Where is DFO on these issues? Actually where are municipalities, the province government, the federal government (parliament) and more importantly – the general public? Upgrades to these facilities are not small expenditures, so I imagine there is not much appetite to raise taxes or the willingness from the public to fork out more in tax dollars. In my opinion, the public is for the most part complacent about all this. You do not see mass demonstrations for sewage upgrades at Vancouver City Hall or the BC legislature in Victoria. You do not see people canoeing down the Fraser River in protest against Iona. You do not see much of this mention in the media. You do not see these questions come to the forefront by the general public during town hall meetings with civic, provincial and federal politicians during election campaigns. How many times do you hear sewage and wastewater issues being brought up (that sort of sounds funny when put together…lol) at thone speeches and budgets? What do you think the priorities of the Federal Conservative Government is when they construct an artificial lake for a G8 economic conference or when both the provincial and federal government put out huge amounts of cash towards the Winter Olympics last year?

    Priorities for the public are healthcare and education it seems. The only people that speak up for upgrades to sewage facilities seem to be a vocal few who attend city council meetings and permit hearings. For the most part. people love their urban lifestyle the way it is. Keep taxes low and keep all the services they require is the key it seems. As long as the sewage goes out into the ocean through a long, underwater pipe they cannot see they do not really care. Go ask a bunch of people on the street of Vancouver or Hope about what their priorities are? Notice how many times “sewage” gets mentioned. Now, if you were to create a YouTube video of sewage being pumped out and show a bunch of fish belly up then that usually works to gather more support.

    So, where is DFO on these issues? Well, the men and women intrusted to protect habitat and enforce environmental laws are basically doing the best they can with what they have. Right now it seems like more of the focus is placed on aquaculture because the “squeeky bird is getting the worm”. Perhaps if people felt as strongly as you do this could help change priorities at higher levels of government so that the resources are in place to get these upgrades done. The squeeky bird gets the worm….and it certainly isn’t general public complaining about sewage upgrades. Tell someone they are going to have to wait for elective surgery or an MRI for 8 months and a riot is started and the media eats it up. Tell someone Iona only has primary sewage treatment and they might ask you where the heck is Iona or if Iona plays for the Canucks. There is the inconvienent truth.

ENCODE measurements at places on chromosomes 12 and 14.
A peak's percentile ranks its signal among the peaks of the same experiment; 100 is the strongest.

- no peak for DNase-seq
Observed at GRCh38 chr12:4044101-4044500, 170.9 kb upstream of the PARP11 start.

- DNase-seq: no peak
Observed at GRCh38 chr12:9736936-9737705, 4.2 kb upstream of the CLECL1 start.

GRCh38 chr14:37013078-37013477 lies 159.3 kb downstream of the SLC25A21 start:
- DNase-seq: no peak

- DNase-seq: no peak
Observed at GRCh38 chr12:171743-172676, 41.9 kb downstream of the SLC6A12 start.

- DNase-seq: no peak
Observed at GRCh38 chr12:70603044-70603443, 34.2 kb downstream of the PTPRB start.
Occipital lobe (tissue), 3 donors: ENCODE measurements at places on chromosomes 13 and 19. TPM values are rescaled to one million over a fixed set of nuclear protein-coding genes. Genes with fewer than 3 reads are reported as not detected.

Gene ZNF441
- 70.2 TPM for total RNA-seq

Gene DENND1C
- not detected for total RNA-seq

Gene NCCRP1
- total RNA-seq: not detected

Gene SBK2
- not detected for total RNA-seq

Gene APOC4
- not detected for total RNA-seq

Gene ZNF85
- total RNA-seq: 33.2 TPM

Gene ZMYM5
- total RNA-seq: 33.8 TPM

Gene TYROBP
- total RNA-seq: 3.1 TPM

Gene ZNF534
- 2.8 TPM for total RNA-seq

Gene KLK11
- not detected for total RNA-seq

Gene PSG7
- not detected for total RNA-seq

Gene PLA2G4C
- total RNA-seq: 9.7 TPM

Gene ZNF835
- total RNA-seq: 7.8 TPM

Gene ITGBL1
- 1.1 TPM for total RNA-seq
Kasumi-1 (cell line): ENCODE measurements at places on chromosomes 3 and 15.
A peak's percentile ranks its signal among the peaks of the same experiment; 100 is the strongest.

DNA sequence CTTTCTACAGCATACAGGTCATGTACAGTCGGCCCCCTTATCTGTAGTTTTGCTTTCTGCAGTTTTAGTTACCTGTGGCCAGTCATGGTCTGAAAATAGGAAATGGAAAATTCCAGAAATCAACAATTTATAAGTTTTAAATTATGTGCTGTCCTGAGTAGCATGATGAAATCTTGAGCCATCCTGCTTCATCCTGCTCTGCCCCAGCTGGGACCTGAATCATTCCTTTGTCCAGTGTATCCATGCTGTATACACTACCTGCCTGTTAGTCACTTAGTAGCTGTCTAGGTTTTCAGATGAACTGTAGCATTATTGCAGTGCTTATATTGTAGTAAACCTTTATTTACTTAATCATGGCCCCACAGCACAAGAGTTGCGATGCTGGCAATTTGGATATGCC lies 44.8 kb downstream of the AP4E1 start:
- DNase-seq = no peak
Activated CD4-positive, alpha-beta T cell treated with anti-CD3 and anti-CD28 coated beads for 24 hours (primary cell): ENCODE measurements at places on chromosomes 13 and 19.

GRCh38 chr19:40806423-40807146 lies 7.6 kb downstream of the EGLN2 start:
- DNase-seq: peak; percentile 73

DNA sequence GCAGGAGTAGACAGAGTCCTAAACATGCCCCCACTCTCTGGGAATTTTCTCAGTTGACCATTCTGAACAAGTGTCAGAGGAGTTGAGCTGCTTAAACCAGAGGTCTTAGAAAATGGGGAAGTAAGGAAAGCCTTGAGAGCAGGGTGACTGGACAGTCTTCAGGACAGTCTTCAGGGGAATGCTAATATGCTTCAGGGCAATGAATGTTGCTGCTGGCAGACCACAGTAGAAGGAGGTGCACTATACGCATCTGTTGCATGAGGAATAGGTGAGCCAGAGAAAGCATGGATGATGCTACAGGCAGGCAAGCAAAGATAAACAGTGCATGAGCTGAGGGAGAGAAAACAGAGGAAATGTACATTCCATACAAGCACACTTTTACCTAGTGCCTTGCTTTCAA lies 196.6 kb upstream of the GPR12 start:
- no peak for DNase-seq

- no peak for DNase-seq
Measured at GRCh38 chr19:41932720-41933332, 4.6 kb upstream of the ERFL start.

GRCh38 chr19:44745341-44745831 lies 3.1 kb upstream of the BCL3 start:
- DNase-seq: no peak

6. salmon guy Post author

    good comments Brian. I hear you on the folks (the community level folks) within DFO doing what they can with limited resources. That’s a common plight across the Province for DFO folks working hard at grassroots levels. And yes, this is an issue that is not brought enough. Up in my neck of the woods in the Fraser, there isn’t much fuss made about what pulp mills and otherwise are putting in the river. Nor is there much fuss about what folks are taking out of the River.

    The number of water licenses on the Nechako River alone is staggering — many of them 24/7 access, often without screens or otherwise to protect salmon fry or limitations during fry migration. It’s nutso.

    To be fair to the folks that are working on these issues — including the NGO world — the Georgia Strait Alliance which has active aquaculture campaigns has quite an active “sewage” campaign throughout the Salish Sea:
    http://www.georgiastrait.org/?q=node/350

    Yet, you’re exactly right. Not much public appetite for sewage discussions — and yet big $$ for a 2-week amateur sporting event that probably could be entirely sponsored by Nike, Bell, banks, etc.

    thanks for the continued comments.

  7. salmon guy Post author

    Agreed James. This issue adding to the exponential impacts already affecting Fraser salmon — like the over 100 streams lost due to urbanization in the Greater Vancouver area alone. All key places for salmon fry to hang out and undergo the physiological changes required to enter the salt chuck.

    I tend to agree with the perspective that all the factors need to be lined up beside each other — it’s one heck of a list… and what’s the “tipping point” for wild salmon stocks and specifically Fraser stocks. And these impacts only continue to grow, along with the human population…

    thanks for leaving the comment.